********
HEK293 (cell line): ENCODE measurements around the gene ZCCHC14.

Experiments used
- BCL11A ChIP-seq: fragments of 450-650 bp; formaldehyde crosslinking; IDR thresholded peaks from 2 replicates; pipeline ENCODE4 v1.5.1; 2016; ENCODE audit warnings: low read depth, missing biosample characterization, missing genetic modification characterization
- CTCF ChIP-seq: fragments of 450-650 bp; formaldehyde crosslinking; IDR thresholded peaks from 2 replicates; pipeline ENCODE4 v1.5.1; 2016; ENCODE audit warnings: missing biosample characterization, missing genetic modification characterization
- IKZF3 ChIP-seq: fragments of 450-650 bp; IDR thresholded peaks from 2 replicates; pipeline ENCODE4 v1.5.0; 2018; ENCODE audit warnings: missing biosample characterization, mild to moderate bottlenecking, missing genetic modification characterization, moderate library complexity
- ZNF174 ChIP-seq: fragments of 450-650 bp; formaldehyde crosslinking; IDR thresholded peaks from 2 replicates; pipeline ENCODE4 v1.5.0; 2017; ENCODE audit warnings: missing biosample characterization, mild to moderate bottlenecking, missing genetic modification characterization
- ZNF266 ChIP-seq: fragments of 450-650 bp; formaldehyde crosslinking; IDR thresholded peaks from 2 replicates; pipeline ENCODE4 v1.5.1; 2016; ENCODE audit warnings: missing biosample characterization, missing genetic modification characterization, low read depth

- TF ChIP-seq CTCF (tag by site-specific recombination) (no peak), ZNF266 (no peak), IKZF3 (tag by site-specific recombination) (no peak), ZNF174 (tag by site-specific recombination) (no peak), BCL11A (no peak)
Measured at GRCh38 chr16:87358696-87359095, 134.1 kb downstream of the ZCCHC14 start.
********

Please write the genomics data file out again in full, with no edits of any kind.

HEK293 (cell line): ENCODE measurements around the gene ZCCHC14.

Experiments used
- BCL11A ChIP-seq: fragments of 450-650 bp; formaldehyde crosslinking; IDR thresholded peaks from 2 replicates; pipeline ENCODE4 v1.5.1; 2016; ENCODE audit warnings: low read depth, missing biosample characterization, missing genetic modification characterization
- CTCF ChIP-seq: fragments of 450-650 bp; formaldehyde crosslinking; IDR thresholded peaks from 2 replicates; pipeline ENCODE4 v1.5.1; 2016; ENCODE audit warnings: missing biosample characterization, missing genetic modification characterization
- IKZF3 ChIP-seq: fragments of 450-650 bp; IDR thresholded peaks from 2 replicates; pipeline ENCODE4 v1.5.0; 2018; ENCODE audit warnings: missing biosample characterization, mild to moderate bottlenecking, missing genetic modification characterization, moderate library complexity
- ZNF174 ChIP-seq: fragments of 450-650 bp; formaldehyde crosslinking; IDR thresholded peaks from 2 replicates; pipeline ENCODE4 v1.5.0; 2017; ENCODE audit warnings: missing biosample characterization, mild to moderate bottlenecking, missing genetic modification characterization
- ZNF266 ChIP-seq: fragments of 450-650 bp; formaldehyde crosslinking; IDR thresholded peaks from 2 replicates; pipeline ENCODE4 v1.5.1; 2016; ENCODE audit warnings: missing biosample characterization, missing genetic modification characterization, low read depth

- TF ChIP-seq CTCF (tag by site-specific recombination) (no peak), ZNF266 (no peak), IKZF3 (tag by site-specific recombination) (no peak), ZNF174 (tag by site-specific recombination) (no peak), BCL11A (no peak)
Measured at GRCh38 chr16:87358696-87359095, 134.1 kb downstream of the ZCCHC14 start.